Meaning of term Principles of levy under GST

Principles of levy under GST

 

This post explains about Principles of levy under GST

Principles of levy

1. Raising money for government spending.

The most obvious reason is to raise money for all the expenditure that is required. Hospitals, schools, the defense system, the welfare state; these things do not come cheaply. You will soon see that not all taxes are imposed centrally (by the Westminster Parliament). Local taxes also have to be levied to help pay for libraries, cleaning the roads, local parks and the local council administration to name just a few items. See the Learn-It called 'Government spending in the UK' for more detail.

2. Redistributing income.

This is a bit of an old fashioned objective of taxation nowadays. If the system used is progressive (see later in this Learn-It), then the tax system will be helping the relatively less well off at the expense of the better off. Socialist governments of the past were very keen on this. Certainly the Conservative governments of the 80s and 90s were less bothered. Although there is a lot of press about the increase in the tax burden under the new Labour government, they have actually been redistributing income to the poorer households in the UK, through such measures as the National Minimum Wage, the New Deal and the Working Families Tax Credit.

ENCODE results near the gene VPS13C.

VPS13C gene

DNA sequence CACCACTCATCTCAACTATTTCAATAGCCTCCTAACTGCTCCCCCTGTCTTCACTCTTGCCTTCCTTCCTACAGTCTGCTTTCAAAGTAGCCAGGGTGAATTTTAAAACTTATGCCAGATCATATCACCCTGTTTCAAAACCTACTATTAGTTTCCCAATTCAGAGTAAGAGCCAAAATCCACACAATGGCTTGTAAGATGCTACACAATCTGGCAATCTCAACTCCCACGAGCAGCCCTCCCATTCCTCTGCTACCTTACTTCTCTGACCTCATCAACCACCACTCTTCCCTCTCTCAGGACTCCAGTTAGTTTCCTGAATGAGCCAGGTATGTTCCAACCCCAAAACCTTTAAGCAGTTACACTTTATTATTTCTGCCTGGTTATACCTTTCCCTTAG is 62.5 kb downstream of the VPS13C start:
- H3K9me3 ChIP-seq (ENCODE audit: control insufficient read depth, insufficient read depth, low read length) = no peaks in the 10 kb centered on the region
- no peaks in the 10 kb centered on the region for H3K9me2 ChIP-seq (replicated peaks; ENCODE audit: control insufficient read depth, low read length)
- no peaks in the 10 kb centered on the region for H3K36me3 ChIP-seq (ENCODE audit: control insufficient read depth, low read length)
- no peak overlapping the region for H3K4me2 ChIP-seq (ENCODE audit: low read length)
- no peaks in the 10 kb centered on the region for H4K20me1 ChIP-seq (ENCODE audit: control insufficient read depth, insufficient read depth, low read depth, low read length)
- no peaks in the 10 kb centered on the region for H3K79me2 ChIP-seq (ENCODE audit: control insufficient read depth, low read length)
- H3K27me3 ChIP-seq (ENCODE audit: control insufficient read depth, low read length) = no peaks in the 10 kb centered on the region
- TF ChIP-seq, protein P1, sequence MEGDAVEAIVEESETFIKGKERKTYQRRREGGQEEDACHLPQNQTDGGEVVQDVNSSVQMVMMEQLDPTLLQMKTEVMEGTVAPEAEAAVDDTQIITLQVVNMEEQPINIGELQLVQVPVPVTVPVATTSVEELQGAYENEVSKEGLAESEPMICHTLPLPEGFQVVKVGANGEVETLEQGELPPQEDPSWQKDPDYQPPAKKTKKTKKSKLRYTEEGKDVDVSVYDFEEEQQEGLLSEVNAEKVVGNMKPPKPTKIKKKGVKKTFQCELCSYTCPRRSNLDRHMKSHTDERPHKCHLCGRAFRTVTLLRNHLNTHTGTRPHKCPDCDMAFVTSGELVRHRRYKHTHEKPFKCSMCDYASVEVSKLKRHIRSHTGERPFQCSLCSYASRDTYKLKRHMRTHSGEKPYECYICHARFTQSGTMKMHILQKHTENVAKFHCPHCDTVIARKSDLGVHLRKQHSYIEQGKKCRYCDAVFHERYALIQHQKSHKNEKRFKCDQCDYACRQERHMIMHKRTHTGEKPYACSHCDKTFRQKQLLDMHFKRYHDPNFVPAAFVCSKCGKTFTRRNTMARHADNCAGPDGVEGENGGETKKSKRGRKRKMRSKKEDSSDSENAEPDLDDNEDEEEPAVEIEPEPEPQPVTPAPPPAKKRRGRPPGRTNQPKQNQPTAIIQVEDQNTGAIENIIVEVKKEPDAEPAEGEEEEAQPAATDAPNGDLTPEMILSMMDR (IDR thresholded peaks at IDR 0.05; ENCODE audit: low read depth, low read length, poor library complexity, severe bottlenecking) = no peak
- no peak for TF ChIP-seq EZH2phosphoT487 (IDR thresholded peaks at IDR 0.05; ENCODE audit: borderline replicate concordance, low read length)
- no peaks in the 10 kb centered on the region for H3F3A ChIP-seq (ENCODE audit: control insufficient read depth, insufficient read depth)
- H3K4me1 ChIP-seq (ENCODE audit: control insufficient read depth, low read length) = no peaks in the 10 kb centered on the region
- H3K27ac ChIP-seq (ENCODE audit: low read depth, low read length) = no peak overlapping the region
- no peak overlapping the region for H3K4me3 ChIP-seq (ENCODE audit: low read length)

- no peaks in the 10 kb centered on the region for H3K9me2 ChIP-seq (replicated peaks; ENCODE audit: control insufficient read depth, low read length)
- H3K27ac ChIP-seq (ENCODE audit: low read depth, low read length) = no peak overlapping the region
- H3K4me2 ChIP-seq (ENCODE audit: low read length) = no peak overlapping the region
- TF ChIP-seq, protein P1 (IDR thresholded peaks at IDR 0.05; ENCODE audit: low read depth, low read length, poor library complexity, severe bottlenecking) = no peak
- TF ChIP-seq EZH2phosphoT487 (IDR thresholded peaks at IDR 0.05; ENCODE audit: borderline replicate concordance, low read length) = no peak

3. Demand management.

In the topic called 'Aggregate demand and aggregate supply', the Keynesian economist’s policy of demand management was outlined. Basically, Keynesians believe that in times of recession or depression, the markets will not 'clear', or sort themselves out at the right price, so it is the government's responsibility to create the necessary demand to resurrect the economy. This can be done by increasing government spending and/or reducing taxes.

4. Correcting market failure.

In the topic called 'Market failure', there is much discussion about the problems of externalities, like pollution from congestion. The markets, left to themselves, will not produce the socially optimal level of output. Governments can use taxes to force the firms to produce the socially optimal level of output. We all know about the tax on petrol. Some items that are thought of as 'good' may be exempt from taxes that most other goods attract. A few goods are 'zero-rated', meaning they attract no Value Added Tax (VAT). Books are a good example.

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